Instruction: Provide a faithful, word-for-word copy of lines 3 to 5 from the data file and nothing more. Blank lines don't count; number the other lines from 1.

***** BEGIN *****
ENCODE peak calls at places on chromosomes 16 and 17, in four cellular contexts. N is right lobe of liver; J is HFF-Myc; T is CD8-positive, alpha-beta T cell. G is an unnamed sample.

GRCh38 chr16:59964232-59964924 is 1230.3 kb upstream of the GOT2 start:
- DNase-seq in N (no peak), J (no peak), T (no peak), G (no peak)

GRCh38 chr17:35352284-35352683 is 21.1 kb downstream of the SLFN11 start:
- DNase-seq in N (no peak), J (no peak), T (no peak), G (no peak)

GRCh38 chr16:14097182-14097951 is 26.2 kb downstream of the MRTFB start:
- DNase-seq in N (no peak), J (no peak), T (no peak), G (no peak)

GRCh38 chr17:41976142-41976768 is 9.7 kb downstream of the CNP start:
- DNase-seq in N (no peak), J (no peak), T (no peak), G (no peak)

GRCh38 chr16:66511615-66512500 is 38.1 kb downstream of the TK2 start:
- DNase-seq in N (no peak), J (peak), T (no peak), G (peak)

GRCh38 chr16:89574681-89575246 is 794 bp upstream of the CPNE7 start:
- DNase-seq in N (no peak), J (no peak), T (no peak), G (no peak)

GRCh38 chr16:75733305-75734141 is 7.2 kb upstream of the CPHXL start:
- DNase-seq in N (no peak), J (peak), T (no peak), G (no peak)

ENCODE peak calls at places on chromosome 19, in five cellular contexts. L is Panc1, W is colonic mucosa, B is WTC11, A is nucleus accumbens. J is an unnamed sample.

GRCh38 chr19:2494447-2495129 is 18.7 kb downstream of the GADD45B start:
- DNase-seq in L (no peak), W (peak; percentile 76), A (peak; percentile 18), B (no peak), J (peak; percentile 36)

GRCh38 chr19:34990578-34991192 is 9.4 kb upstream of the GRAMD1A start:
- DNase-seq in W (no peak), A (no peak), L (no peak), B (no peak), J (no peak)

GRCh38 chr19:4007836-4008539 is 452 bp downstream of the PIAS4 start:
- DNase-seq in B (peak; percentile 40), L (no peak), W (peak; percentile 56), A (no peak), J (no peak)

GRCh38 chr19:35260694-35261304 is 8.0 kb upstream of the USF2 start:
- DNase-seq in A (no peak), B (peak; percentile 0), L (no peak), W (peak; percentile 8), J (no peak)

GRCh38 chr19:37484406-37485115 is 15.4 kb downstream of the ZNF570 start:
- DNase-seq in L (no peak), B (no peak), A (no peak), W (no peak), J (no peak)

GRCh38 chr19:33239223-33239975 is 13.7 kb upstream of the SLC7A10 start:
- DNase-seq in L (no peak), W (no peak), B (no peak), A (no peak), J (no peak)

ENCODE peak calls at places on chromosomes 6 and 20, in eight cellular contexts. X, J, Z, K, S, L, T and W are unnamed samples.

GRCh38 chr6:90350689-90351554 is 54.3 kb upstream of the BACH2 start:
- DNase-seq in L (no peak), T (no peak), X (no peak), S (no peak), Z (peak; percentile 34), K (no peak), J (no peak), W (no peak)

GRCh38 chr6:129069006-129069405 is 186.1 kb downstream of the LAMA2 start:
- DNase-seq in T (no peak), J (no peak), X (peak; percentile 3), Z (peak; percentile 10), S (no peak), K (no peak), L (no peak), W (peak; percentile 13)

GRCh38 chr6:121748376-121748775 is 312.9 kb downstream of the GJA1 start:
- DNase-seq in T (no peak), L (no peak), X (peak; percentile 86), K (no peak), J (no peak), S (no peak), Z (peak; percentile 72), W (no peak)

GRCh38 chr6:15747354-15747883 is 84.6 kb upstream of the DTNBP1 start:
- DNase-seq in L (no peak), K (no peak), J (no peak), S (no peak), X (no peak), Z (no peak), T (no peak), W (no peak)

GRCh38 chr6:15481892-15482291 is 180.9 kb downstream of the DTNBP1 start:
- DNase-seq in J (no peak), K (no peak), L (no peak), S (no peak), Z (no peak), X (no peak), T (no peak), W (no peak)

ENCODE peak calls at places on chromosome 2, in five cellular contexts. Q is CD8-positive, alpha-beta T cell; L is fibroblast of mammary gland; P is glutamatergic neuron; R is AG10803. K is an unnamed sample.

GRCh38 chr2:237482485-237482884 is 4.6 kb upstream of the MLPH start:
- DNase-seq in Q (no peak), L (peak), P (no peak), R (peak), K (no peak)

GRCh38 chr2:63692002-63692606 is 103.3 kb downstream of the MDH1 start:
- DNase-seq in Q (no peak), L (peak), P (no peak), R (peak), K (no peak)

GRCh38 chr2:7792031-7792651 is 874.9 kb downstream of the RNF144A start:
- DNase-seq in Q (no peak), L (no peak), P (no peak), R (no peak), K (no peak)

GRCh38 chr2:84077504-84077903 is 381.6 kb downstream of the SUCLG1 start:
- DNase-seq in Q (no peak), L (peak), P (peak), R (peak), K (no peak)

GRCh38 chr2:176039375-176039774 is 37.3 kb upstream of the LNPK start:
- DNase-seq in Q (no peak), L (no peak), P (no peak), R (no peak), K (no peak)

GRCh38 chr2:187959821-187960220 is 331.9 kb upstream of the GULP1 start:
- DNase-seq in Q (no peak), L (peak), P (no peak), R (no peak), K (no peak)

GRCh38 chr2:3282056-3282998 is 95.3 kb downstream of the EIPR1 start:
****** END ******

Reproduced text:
- DNase-seq in N (no peak), J (no peak), T (no peak), G (no peak)

GRCh38 chr17:35352284-35352683 is 21.1 kb downstream of the SLFN11 start:
- DNase-seq in N (no peak), J (no peak), T (no peak), G (no peak)